A few weeks ago, the state legislature had apparently decided not to open the Pandora’s box of vaccination policy. The general feeling was, let’s let the 2012 law play out a while longer and see where it goes.
And then, for reasons still unexplained, a couple of key state Senators (Kevin Mullin and John Campbell) grabbed that box and threw it open. They amended a barely-related Health Department housekeeping bill, H.98, to include an end to the philosophical exemption on childhood immunizations. The Senate Health Care Committee gave it a mere two hours of hearings, one for and one against; it sailed through the committee and the full Senate.
Even so, it seemed likely that the House would let the amended bill lie. Leadership decided to have the House Health Care Committee hold hearings on H.98, even though the bill was never officially given to that committee. Those hearings were quickly scheduled, and they were quite extensive. At the time, it seemed like a ploy to run out the clock. Even more so as the hearings continued through the penultimate week of the session.
Funny thing, though: the more time passed, the more things seemed to shift entirely. By the end of last week, the momentum was clearly on H.98’s side. A House vote seemed certain and passage seemed likely, if not a sure thing. Monday’s public hearing was a chance for all parties to sound off, without actually affecting the process.
Which brings us to Tuesday, covered in my previous post. The Donahue amendment lost by the narrowest of margins, and then H.98 passed the House with ease.
This time, I’m here to explain why this happened. Not how it happened; you’d have to get John Campbell and Shap Smith into a rubber room and fill ’em full of truth serum to find that out. As for the why, here’s my two cents. Or three, if you prefer.
1. The widespread belief that Vermont’s vaccination rates are dangerously low. You heard it over and over again during Tuesday’s debate: even lawmakers reluctant to change the exemption rules were very concerned that the state (or at least pockets thereof) could see outbreaks of preventable diseases at any time.
State health officials carried a uniform message: Vermont ranks near the bottom in immunization rates. Surrounding states without a philosophical exemption (all of New England except Maine) had substantially higher rates. Research shows that educational efforts like those codified in our 2012 law are ineffective. Vermont’s rates had certainly not improved since 2012, and the trend is in the wrong direction.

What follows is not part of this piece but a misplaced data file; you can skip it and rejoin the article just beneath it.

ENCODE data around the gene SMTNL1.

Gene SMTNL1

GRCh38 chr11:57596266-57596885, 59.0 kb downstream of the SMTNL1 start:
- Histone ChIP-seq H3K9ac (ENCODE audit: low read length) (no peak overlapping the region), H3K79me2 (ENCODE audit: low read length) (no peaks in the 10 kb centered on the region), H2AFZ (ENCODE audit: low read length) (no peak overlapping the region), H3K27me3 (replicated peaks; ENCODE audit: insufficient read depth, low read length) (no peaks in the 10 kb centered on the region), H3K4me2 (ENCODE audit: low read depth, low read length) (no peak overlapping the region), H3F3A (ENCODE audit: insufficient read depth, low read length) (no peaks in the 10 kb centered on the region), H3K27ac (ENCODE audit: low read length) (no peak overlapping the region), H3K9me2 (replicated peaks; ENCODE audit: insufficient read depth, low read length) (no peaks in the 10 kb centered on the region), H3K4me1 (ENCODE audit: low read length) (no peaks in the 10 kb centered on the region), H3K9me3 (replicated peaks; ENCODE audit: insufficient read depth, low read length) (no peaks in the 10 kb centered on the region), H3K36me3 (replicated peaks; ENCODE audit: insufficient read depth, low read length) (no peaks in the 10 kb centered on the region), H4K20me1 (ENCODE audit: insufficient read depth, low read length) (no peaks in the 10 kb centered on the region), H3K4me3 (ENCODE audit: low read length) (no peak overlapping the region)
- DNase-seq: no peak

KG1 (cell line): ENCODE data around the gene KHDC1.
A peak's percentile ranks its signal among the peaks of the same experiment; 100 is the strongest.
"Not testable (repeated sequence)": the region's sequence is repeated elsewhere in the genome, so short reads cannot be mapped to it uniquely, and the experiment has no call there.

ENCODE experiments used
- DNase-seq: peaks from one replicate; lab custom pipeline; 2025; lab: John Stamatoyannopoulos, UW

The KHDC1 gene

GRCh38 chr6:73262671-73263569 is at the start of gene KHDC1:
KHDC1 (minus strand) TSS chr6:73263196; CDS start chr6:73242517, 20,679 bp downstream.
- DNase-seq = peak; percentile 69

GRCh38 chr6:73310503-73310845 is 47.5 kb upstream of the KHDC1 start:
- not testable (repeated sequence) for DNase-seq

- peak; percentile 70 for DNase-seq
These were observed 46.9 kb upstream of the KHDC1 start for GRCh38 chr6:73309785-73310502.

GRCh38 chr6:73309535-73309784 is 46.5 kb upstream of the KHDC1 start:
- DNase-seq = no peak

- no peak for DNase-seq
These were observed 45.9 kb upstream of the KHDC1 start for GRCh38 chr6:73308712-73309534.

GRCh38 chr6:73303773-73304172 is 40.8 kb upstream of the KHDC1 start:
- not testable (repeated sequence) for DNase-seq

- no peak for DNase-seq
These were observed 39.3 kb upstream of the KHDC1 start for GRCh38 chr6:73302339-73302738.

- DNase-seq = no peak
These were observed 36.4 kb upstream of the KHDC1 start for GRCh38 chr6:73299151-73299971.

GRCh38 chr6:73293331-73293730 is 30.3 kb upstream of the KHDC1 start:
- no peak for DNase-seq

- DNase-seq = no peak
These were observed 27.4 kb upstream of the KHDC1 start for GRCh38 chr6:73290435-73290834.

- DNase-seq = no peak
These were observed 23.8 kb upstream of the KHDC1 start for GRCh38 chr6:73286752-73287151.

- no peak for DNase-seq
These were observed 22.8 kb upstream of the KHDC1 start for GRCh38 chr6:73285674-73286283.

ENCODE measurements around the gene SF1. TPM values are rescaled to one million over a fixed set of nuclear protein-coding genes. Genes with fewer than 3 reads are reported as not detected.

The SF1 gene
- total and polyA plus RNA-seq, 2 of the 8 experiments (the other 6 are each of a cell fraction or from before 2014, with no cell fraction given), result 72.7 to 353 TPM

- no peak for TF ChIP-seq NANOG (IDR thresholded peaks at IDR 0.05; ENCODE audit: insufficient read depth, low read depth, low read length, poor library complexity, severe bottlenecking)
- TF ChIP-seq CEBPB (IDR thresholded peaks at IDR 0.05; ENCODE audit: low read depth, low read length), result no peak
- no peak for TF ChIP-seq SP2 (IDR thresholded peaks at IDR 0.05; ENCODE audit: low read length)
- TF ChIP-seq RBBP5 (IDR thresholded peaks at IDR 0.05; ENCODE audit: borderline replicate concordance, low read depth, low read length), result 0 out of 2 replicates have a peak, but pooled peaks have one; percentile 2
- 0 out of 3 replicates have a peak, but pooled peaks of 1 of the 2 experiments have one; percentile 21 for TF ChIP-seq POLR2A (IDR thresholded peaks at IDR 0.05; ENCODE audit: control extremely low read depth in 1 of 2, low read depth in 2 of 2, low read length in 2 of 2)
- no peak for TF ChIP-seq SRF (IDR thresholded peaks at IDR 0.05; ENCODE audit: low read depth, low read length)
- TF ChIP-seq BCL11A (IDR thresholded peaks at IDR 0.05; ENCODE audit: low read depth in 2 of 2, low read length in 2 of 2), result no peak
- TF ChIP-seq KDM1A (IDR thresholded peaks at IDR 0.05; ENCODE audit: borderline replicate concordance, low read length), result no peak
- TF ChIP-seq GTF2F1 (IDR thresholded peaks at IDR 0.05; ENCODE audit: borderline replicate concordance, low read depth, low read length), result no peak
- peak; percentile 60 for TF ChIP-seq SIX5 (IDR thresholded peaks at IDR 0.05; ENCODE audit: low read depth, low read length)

2. An overwhelming sense of fatigue with the issue. Many Representatives who didn’t want to repeal the philosophical exemption wanted something else even less: another round on the issue in 2016. That would have been a certainty if the House had either failed to pass H.98, or passed a substantially different version.
The fatigue became more palpable as the Health Care Committee hearings went on. Members were tired of the same arguments and even more tired of all the drama, and they definitely wanted the deluge of phone calls and emails to stop. Monday’s tense, emotional, standing-room-only public hearing may have been the last straw.
By itself, “fatigue” isn’t a good reason to vote one way or the other. But it was combined with a sense that all the arguments had been made and there was no point to prolonging the agony. At one point during the floor debate, the usually quiet Warren Kitzmiller rose to say he doubted that anyone’s mind had been, or would be, changed, and it was time to just vote already. (For the record, Kitzmiller voted against H.98, so he wasn’t on the winning side.)
3. The vaccine-choice forces couldn’t stop themselves from overreaching. Their stated goal was preserving parental choice, but they consistently promoted the anti-vaccine agenda. If they could have stuck to the choice argument, they would have won. But when they attacked vaccination itself, they undercut their own case.
How so? First, they affirmed the narrative (from people like me) that they were fringey cranks. Bringing in people like Robert F. Kennedy Jr. almost certainly hurt their cause. Another anti-vax witness, Dr. Toni Bark, was almost a caricature of the True Believer: she talked endlessly, almost babbling at times, and her views on vaccination were clearly extreme. (The witnesses who helped the cause were the individual Vermonters who expressed concern — warranted or not — about safety and their ability to choose.)
Their rhetoric amplified concern number 1 — that vaccine rates were going in the wrong direction. Although their current argument was to preserve choice, they made it clear they thought vaccination itself was evil. Their ultimate goal was to convince more people to opt out. And that fed into the concern about Vermont’s low vaccination rate.
The philosophical exemption was acceptable to most lawmakers, but only as long as its use was limited. The more parents who sought the exemption, the more of a public health threat it became.
Their zeal also amplified factor 2, the widespread fatigue with the issue. The more they talked, and wrote, and called, the more lawmakers wanted an end to the whole thing.
The vaccine-choice advocates couldn’t help themselves, because they honestly believe that vaccination is a profit-making venture of Big Pharma and a fundamental cause of social and medical ills. They can’t help but express their ardently-held beliefs. But in doing so, they undermined their own cause. They themselves played a key role in turning the tide against the philosophical exemption.